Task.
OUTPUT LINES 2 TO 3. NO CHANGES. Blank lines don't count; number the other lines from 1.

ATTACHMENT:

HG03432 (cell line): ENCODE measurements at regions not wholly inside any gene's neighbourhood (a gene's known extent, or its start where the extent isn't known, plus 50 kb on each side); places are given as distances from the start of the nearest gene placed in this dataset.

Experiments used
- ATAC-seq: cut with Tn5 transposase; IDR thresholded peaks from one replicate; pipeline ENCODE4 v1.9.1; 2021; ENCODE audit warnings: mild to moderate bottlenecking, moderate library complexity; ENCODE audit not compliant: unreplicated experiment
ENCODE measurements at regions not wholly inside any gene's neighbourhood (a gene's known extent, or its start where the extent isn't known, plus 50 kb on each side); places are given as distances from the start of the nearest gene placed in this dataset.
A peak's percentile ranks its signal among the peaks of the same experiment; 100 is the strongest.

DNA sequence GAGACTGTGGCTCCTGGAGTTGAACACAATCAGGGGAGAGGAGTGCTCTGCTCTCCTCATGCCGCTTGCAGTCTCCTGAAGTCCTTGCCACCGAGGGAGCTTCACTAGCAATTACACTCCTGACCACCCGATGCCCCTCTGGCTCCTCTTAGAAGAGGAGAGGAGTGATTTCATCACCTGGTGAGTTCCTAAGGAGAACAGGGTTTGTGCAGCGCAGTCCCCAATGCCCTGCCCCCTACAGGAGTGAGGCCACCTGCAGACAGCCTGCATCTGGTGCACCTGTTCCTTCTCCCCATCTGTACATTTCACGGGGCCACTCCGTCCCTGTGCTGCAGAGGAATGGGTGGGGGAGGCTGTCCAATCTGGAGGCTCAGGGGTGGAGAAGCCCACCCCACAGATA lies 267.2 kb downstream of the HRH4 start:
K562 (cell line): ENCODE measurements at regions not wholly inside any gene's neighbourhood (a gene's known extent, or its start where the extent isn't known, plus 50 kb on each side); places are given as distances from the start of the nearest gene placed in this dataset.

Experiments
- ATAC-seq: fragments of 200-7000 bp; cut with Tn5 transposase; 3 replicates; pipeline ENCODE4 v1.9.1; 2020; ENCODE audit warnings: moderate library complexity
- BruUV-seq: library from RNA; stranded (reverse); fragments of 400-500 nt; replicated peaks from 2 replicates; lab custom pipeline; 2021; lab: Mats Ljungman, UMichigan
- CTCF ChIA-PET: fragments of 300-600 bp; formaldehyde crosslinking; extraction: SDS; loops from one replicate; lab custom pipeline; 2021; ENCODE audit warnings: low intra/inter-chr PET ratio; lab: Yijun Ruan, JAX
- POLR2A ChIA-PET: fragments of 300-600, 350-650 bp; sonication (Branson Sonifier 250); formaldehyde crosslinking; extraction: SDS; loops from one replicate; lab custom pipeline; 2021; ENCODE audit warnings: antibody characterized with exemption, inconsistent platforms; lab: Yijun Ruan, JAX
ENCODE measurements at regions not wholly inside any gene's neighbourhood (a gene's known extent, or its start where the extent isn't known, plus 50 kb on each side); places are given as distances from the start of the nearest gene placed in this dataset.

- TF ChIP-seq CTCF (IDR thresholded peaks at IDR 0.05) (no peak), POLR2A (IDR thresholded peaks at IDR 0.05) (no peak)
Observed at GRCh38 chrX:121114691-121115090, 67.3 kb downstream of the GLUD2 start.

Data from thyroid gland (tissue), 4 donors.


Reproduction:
Experiments used
- ATAC-seq: cut with Tn5 transposase; IDR thresholded peaks from one replicate; pipeline ENCODE4 v1.9.1; 2021; ENCODE audit warnings: mild to moderate bottlenecking, moderate library complexity; ENCODE audit not compliant: unreplicated experiment